The civil rights community is reeling after a panel of three federal
judges stayed an earlier decision that halted a police practice
activists felt unfairly targeted minorities.
The United States
Court of Appeals for the Second Circuit has granted a stay of an August
ruling that ordered a host of changes and reviews in the practice of
"Stop and Frisk," a policy that gives New York Police Department
officers wide latitude in stopping anyone they deem suspicious.
Bloomberg and Police Commissioner Ray Kelly hailed "Stop and Frisk" as
an effective crime deterrent while the NAACP and other civil rights
organizations complained that minority males represented the majority of
people stopped under the policy.
In issuing the ruling, the court also pulled Judge Shira
Schiendlin from the case, citing an "appearance of partiality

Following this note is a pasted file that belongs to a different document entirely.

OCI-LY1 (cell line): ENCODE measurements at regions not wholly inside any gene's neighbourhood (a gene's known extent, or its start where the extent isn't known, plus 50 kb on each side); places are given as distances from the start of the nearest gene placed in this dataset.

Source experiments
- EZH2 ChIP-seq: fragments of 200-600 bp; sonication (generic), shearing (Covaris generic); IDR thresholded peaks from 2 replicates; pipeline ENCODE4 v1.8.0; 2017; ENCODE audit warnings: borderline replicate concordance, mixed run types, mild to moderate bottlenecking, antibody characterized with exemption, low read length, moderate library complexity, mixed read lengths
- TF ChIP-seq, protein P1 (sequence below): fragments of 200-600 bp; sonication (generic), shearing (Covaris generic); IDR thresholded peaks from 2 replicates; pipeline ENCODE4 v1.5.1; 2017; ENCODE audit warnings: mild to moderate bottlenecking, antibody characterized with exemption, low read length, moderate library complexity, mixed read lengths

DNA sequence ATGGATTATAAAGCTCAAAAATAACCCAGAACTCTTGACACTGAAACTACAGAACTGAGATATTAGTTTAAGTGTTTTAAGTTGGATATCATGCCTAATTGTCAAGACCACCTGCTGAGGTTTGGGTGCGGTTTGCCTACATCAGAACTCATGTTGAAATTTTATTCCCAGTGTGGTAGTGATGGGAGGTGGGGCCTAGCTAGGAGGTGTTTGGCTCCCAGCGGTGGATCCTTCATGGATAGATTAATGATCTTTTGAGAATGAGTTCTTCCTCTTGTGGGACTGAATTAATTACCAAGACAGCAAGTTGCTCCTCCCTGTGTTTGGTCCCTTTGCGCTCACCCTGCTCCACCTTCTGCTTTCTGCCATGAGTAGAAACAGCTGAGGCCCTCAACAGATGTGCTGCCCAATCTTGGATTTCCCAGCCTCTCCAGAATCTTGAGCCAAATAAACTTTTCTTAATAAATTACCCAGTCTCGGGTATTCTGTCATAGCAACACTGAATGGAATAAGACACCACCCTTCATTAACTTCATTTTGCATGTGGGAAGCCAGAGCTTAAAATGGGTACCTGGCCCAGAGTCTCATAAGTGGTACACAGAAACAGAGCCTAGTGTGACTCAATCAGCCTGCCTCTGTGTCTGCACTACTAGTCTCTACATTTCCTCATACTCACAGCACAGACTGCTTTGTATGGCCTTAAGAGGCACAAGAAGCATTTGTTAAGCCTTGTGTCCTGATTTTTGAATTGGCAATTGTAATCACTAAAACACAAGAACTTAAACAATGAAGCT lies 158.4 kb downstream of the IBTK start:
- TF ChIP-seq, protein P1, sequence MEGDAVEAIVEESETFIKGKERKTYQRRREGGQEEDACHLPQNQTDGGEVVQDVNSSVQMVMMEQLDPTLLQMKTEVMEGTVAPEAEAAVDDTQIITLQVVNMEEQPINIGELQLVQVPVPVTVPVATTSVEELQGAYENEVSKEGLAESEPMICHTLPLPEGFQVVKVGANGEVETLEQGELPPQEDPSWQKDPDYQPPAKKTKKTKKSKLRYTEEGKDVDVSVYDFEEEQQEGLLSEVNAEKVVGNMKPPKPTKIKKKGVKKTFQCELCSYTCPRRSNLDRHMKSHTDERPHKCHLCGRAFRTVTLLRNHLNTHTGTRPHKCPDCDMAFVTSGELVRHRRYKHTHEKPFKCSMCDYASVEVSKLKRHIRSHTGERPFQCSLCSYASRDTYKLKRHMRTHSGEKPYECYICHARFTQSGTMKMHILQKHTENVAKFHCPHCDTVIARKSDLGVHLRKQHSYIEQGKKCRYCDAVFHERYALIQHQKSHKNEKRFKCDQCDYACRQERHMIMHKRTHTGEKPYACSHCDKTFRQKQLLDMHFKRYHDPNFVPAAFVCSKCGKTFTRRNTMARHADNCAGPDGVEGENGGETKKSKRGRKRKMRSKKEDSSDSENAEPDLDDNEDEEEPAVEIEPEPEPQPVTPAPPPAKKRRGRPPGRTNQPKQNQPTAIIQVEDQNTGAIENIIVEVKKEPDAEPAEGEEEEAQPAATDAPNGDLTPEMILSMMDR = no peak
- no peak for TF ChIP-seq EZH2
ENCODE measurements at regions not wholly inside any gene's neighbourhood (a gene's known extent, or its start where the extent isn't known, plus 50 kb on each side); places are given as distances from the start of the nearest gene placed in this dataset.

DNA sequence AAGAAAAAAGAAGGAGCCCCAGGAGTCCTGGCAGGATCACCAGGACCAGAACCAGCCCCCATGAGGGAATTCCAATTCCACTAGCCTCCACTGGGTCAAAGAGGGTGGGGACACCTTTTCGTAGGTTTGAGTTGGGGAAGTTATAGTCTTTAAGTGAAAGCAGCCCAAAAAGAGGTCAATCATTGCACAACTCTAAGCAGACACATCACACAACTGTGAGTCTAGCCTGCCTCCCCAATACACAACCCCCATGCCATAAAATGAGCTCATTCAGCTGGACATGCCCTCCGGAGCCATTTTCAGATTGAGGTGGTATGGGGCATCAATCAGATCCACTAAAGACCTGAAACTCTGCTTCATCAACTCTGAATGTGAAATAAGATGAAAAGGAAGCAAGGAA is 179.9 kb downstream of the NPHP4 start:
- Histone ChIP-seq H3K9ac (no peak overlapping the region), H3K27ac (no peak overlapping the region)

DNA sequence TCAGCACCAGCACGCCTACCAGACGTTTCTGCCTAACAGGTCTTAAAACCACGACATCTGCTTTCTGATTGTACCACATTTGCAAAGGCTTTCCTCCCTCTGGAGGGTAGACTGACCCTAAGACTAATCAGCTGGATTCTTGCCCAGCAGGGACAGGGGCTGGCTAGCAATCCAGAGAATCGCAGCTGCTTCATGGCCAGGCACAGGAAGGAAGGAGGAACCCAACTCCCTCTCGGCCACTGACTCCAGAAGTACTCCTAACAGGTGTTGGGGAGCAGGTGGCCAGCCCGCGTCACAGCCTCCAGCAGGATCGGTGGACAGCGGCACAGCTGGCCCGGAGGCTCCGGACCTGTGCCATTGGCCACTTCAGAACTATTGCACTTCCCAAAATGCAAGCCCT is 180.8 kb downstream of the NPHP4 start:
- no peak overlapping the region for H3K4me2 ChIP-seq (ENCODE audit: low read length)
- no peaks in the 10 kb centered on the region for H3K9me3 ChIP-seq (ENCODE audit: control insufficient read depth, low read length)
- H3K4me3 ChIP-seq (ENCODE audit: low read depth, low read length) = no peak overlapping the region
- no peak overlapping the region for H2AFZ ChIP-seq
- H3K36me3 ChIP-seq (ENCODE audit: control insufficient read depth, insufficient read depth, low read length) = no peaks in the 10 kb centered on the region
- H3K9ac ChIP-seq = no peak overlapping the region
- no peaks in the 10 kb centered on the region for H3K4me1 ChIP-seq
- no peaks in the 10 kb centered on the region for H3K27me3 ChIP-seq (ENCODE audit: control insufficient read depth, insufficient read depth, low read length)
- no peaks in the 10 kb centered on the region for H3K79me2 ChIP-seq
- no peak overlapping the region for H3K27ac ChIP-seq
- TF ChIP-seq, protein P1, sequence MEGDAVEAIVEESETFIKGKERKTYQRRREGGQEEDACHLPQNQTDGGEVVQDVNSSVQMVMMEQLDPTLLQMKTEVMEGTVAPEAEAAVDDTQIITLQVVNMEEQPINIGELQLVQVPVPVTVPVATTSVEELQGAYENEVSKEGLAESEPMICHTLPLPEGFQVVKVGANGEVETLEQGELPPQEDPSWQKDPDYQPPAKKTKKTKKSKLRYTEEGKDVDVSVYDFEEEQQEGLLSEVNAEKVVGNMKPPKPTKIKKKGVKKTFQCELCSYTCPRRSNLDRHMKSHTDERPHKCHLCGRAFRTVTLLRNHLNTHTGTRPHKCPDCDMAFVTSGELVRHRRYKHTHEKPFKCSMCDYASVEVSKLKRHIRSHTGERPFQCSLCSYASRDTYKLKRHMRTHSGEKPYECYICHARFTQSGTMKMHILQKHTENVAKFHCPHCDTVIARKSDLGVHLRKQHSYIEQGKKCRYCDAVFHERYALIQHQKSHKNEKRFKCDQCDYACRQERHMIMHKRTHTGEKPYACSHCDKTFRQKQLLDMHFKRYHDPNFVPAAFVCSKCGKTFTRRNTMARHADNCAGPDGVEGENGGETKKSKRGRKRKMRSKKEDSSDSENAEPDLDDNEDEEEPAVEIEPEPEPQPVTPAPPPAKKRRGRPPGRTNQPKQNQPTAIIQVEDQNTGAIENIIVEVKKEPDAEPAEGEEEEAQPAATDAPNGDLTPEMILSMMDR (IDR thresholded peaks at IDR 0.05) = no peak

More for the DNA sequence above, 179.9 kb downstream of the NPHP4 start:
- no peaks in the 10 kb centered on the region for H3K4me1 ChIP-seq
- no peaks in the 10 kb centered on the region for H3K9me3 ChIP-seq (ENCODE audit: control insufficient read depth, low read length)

surrounding this litigation."
The ruling accused Scheindlin of steering the case toward her courtroom when it was initially filed five years ago.
The civil rights community expressed disappointment.
" 'Stop and frisk' policing is nothing less than the largest racial
profiling program in the country, and Judge Schiendlin was right to rule
it unconstitutional," NAACP president and CEO Benjamin Jealous said.
"Legalized racial profiling has been discredited and will ultimately be
relegated to the dustbin of history."
"This is a disappointing
roadblock in the effort to fight profiling on New York City's streets,"
said Niaz Kasravi, the NAACP's criminal justice director. "Judge
Scheindlin's decision responded to vast amounts of evidence that the
NYPD profiled based on race, ethnicity, LGBT status and faith. We will
continue to fight until we end bias-based policing in New York City and
across the country."
The New York Police Department and the mayor's office did not respond to requests for comment.
In the her August decision, Schiendlin ruled that police had violated
the civil rights of thousands by wrongly targeting minority men.
The judges who wrote the Thursday ruling concluded that Scheindlin
"ran afoul of the Code of Conduct for United States Judges,"
specifically, the parst that stipulates that a judge "should avoid
impropriety and the appearance of impropriety in all activities," and
"shall disqualify himself or herself in a proceeding in which the
judge's impartiality might reasonably be questioned."